Speaking of penises, lots of people think Burning Man’s a 70,000 person orgy. Several experienced Burners told me the Have-Sex-At-Burning-Man vision misses the point. Then again, lots of people definitely have sex there. And you can participate in an orgy — there are several “orgy tents,” differentiated by sexual preferences (single dudes: bring a partner, or you’re not getting in) — but it’s far from necessary. 

I opted out for my first go around — though a man did invite me to the gay orgy tent. He was kind and intelligent, and we kissed in the Temple, and it was beautiful, but it was my first time kissing a man, and I wanted to take it slow.

You could spend the full ten days explore the amazing art. Or join strangers inside a tea yurt for a warm brew. Or attend lectures on psychedelics, consciousness expansion, and visions of technological transformation of the future — this year’s theme of “I, Robot” brought many talks on how AI is going to alter everything we think we know about life and we might be totally screwed. 

You might stumble into a bar for some whiskey. Or take a yoga class, or a meditation class, or a seminar on kink and BDSM. You might boof some Molly. You might even find your way onto a plane and fly over the city as skydivers leap out. You can do anything you want, and you’ll be hard-pressed to discover a better opportunity to explore new horizons of your identity anywhere else on the planet. 

It isn’t cheap to get there — tickets for the main sale are $425, but you can apply for a low-income ticket at $190 — but once you get there, money hardly belongs. You can buy ice and coffee. People think it operates as a bartering system. That’s not accurate. Black Rock City has a gift economy. 

A ride through the camps will take you past silly people inviting you over for coffee or hot dogs or quesadillas or booze or face-paint or massage or a bike tuneup or a Tarot reading or a million other things limited only by Burners’ seemingly-limitless imaginations. They don’t ask for anything back. They’re not promoting something — branding and self-promotion don’t belong out there. They are giving to give. 

Then the giving becomes contagious. As you receive, you’ll contemplate how you can offer more. You’ll plan what you can offer next year. Our default world assigns boundaries to possessions, forming borders between those possessions’ owners. (“This is my cookie!”). We hardly consider it could operate differently. On the playa, there’s a sense that everything is everyone’s. If you run out of food, hop on your bike, and you’ll find some. Burners like to say, “The playa provides.”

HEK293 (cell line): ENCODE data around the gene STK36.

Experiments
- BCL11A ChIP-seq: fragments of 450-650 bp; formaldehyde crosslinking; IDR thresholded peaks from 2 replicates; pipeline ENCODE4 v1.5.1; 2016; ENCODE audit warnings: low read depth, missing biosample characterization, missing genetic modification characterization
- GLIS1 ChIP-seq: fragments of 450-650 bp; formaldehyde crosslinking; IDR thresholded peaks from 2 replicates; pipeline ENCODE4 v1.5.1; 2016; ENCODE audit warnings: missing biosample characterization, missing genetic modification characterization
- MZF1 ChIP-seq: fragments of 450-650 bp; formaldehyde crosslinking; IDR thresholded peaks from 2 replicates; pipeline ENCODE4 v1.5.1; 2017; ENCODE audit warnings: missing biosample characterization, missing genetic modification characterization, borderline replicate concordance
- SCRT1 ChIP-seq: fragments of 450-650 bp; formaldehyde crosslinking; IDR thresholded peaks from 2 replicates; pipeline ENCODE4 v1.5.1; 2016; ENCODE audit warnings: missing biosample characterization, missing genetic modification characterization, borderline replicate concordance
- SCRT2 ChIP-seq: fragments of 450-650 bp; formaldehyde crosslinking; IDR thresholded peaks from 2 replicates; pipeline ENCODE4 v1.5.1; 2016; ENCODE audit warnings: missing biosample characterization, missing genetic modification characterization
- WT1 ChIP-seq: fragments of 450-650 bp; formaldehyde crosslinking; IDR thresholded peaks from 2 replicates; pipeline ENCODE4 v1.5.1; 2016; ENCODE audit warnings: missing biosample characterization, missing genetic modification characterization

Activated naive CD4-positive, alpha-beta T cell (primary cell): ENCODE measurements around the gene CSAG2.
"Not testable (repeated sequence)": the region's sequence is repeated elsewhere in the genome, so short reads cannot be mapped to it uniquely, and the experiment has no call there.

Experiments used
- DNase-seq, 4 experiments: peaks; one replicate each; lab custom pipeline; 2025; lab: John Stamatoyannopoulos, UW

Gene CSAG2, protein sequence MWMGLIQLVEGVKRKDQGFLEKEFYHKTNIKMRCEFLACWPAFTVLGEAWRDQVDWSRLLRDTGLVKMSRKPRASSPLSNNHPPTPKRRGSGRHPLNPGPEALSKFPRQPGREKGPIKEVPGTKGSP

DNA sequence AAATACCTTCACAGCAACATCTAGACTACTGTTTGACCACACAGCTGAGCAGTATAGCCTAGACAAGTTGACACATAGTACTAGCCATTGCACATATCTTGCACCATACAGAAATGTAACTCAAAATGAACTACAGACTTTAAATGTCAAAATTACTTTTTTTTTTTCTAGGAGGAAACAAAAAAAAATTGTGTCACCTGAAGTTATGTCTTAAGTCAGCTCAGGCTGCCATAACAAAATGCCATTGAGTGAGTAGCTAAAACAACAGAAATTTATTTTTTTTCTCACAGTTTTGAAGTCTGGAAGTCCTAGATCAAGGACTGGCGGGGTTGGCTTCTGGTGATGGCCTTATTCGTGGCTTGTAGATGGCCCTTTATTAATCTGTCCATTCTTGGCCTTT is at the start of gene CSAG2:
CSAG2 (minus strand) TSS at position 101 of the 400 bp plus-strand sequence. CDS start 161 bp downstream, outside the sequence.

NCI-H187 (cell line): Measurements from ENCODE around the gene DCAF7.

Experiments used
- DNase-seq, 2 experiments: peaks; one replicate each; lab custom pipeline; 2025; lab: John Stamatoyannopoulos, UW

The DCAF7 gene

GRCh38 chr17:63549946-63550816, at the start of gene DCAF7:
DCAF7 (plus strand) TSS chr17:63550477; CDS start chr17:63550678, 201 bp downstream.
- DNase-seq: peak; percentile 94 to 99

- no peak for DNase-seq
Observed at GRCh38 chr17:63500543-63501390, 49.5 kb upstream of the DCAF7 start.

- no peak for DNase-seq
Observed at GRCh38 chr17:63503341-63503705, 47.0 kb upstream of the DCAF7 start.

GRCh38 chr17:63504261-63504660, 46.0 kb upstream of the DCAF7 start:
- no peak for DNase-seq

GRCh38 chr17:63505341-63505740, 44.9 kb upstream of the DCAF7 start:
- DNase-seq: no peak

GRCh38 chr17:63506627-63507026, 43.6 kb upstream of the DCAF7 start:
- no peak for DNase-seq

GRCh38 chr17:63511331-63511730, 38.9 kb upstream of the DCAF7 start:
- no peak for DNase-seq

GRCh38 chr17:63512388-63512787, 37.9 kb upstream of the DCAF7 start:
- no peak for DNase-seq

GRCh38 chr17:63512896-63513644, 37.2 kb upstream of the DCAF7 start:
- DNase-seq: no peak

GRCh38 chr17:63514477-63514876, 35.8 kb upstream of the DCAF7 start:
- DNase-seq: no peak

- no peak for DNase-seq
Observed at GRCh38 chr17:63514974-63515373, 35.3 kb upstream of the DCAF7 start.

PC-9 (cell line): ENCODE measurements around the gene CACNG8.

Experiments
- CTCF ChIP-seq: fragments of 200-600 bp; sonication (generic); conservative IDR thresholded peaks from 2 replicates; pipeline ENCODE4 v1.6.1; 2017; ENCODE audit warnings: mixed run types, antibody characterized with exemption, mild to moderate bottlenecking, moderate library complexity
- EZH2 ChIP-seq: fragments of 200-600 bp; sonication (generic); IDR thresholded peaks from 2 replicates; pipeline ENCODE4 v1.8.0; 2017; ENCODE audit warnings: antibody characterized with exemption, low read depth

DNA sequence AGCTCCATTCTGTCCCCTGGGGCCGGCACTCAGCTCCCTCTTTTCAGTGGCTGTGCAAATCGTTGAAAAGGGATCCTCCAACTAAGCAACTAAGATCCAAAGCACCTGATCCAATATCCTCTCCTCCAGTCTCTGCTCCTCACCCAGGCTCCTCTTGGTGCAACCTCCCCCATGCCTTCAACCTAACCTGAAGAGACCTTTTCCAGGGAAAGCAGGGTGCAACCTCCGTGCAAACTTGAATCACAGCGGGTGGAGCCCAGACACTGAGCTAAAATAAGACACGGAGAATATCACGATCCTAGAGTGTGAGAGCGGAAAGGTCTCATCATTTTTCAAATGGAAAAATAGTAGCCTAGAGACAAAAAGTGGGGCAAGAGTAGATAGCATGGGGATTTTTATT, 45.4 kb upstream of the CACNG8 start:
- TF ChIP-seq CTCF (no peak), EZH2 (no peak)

Are we getting somewhere? Maybe, but we’re leaving out so much. Like the layer of deep healing and transformation. Burning Man is challenging. For some, it’s incredibly isolating and no fun at all. The playa’s unpredictable dust storms obscure sight of anything more than a foot away. Even if no storms come, you’ll wind up extremely dusty, and so will everything you bring. 

And through the challenges, you’ll grow. Perhaps significantly. And you’ll grow through the delights as well. The experience invites you to release cognitive blocks reinforced by the default world so you might return transformed, better equipped to offer the world your authentic self. 

That brings us to the ritualistic layer. On the final Saturday night, Black Rock City converges for the Man Burn, where the large wooden effigy that’s stood as a guiding beacon at the playa’s center erupts in flames as fireworks alight the sky. People scream “Burn!” and cry out in celebration. People hold one another other, laughing, weeping, experiencing whatever they take the ritual to mean.

The Man Burn might be read as a metaphor for Burning Man as a whole: an event of subjective meaning that conjures a sense of something primitive amidst a powerful celebration of aliveness. 

I approached the Man Burn as a release, a burning away of outdated thought patterns, stories I tell myself of trauma and shortcomings that no longer serve me. And in that release, I, like the effigy, now burn anew with fiery passion for life and all of it’s love-fueled pleasures. 

I’ve experienced many beautiful nights in my thirty years on this planet. That one’s without a doubt way up there.

So what the heck is Burning Man? 

I’d say Burning Man is a subjective journey through something expansively collective. 

It’s a place, an event, a state of mind, an energy, a gathering of infinite potential for manifestation. It’s a reunion, an invitation, a challenge, a vast array of morphing expression uniting the primal and the technological. 

A massive circus of spontaneity. A land where dreams and reality collide. A place to which I’ll one day return. 

“How has Burning Man altered your perception of reality?” read the sign.  

I stared at the large book, and a response entered my mind as if from an intelligence outside my own. 

“Some things are meant to be experienced, not explained.”

I put down the pen and inhaled the cool playa air. My mentor goaded me onward, and we followed the changing lights and sounds through the night until the sun rose over the mountains, and the people applauded the coming of the day.